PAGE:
This is a phrase I picked up today whilst driving from a radio report about the latest UK government ‘green energy makeover’ scheme. Those households less able to fund the initial new equipment outright are to be offered a ‘pay as you save’ option.
I’d never heard such a form of words before and was immediately struck by its potential impact.
Flexible payment terms are rapidly becoming the norm in our credit crunch recession. Spreading such payments, hopefully to truly align outlay with payback, are becoming an essential closing tool.
Old leasing ideas are morphing into genuine rental. Fortunately they are now without many of the famous sharp finance practices of yore. These include an extra Quarter’s payment tagged onto the end, a disguise of the true rate (like by blurring Cap and Op Ex boundaries), larger deposits or final settlement payments conjured up and initial period discounting.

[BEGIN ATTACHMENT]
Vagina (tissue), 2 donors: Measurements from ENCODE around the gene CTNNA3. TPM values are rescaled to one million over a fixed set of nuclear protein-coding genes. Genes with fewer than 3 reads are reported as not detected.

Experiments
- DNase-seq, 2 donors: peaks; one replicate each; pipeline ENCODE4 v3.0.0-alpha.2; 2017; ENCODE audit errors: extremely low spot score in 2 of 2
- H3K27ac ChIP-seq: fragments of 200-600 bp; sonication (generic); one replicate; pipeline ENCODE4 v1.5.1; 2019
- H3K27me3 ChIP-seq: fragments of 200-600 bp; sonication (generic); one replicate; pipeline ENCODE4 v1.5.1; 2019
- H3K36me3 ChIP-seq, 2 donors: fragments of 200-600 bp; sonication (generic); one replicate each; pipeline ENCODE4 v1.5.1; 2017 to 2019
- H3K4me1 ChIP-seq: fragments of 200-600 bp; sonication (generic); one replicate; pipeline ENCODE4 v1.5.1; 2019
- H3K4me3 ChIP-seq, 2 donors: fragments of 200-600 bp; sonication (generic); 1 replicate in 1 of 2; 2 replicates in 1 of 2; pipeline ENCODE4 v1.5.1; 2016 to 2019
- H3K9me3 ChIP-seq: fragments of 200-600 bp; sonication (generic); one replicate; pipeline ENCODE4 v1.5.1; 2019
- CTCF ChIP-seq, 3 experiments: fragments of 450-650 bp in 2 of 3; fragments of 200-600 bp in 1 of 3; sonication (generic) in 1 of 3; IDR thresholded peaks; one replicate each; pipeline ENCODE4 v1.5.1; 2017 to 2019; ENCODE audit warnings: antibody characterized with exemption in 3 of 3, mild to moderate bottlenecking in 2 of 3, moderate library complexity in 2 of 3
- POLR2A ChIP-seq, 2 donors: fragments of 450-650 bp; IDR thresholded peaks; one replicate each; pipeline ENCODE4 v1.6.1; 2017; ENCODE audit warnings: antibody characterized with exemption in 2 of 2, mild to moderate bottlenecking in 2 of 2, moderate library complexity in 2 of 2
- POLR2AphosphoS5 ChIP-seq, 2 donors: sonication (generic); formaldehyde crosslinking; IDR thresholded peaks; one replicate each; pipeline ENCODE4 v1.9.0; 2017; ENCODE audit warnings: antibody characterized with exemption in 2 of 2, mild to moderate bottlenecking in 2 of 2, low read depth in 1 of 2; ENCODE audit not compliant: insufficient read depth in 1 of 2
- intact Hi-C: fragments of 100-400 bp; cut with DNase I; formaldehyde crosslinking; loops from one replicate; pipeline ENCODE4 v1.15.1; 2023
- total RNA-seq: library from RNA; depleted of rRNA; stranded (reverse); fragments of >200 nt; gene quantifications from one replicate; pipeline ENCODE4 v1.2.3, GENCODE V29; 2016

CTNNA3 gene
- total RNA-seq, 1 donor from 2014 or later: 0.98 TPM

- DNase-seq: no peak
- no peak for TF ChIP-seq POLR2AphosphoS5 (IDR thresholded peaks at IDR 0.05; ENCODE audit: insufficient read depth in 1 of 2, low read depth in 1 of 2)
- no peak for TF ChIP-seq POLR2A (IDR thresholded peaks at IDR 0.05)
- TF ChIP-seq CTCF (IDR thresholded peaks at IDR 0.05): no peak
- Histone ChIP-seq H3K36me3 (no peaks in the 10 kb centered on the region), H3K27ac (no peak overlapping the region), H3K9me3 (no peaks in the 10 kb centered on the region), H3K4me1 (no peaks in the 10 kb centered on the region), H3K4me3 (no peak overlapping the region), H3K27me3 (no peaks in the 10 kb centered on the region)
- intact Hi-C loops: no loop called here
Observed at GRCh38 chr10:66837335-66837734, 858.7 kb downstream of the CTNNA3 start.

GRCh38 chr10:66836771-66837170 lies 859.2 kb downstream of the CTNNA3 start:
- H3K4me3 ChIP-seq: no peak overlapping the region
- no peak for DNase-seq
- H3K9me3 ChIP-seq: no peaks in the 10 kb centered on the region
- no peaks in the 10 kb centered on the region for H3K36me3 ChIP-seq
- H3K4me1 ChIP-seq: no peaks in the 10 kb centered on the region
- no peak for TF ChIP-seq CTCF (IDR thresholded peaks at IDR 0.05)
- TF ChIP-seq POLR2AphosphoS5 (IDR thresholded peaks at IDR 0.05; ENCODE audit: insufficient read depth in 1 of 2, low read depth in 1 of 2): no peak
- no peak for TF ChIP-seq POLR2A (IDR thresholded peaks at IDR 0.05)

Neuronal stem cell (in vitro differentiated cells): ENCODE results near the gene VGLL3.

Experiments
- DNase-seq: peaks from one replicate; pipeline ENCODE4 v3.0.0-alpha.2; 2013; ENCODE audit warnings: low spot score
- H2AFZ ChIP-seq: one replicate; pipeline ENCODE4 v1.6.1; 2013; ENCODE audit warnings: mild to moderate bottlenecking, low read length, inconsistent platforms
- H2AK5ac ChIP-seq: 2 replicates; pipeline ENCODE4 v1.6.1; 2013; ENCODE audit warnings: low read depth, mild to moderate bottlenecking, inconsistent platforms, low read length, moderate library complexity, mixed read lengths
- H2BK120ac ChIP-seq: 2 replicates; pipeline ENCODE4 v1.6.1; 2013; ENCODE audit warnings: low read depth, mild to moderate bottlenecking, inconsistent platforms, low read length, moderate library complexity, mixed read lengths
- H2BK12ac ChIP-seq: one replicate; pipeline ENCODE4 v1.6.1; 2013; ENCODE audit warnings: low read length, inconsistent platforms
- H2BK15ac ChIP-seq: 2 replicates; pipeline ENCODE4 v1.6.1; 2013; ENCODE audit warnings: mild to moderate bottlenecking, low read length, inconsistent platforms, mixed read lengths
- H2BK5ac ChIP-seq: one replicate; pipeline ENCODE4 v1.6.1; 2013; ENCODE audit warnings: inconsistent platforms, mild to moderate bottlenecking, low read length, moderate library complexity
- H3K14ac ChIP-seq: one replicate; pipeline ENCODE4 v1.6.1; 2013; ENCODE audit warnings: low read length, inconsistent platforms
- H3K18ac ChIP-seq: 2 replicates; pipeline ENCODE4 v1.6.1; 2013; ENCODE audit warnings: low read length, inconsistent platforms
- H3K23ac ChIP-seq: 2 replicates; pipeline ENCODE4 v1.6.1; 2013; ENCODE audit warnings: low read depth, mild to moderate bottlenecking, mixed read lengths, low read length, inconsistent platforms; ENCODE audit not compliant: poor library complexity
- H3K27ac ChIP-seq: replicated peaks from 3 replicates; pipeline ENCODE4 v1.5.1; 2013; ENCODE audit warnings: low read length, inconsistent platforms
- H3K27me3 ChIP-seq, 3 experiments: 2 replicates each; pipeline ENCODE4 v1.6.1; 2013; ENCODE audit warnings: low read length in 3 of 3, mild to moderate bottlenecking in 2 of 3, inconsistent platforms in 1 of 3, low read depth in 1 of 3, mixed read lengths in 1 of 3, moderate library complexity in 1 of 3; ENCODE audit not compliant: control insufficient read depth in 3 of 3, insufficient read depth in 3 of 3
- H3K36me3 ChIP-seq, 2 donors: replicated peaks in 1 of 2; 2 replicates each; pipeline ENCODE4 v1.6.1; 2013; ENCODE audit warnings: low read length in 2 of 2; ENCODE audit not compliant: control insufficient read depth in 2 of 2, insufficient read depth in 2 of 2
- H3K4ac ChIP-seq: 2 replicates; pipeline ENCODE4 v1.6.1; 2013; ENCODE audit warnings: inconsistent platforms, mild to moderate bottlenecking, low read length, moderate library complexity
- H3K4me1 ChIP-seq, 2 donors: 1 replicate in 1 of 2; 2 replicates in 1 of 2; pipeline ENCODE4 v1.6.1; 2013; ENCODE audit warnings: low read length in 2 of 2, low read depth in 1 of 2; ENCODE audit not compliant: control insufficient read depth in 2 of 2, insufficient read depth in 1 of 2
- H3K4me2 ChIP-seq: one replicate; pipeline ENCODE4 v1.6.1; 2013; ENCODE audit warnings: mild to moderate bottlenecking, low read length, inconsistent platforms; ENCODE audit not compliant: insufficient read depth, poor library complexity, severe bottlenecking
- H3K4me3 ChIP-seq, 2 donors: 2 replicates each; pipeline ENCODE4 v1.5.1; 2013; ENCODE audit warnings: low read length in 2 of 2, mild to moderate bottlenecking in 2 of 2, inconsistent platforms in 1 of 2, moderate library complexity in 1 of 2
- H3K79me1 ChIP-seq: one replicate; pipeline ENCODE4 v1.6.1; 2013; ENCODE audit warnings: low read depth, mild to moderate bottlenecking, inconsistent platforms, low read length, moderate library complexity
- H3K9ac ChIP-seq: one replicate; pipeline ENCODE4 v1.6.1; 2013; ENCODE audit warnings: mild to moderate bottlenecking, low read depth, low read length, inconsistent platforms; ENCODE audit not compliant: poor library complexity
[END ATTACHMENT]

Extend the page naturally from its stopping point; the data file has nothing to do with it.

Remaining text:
Similar phrases are part of the business lexicon. In the UK, we’ve had PAYE to soften personal tax obligations (pay-as-you-earn). And for several years now many industries have been moving towards a kind of pay-per-click model, which folklore suggests Xerox pioneered, adapted for virtually any pay-as-you-use situation.
What I like about the “save” element is the obvious linkage with cutting costs. Solution sales are often about enabling buyers to make money. Yet this type of pay-as-you-make-money slant I feel many people would find tricky to happily attribute realistic results to. Whereas focusing on the savings could be simple, especially for any outsource or new process sale.
In which case, when you initially present your prices to a new prospect, rather than headline the slide or sheet something safe and “professional”, or even politically correct (like Investment Schedule), why not instead label it in this eye-catching way?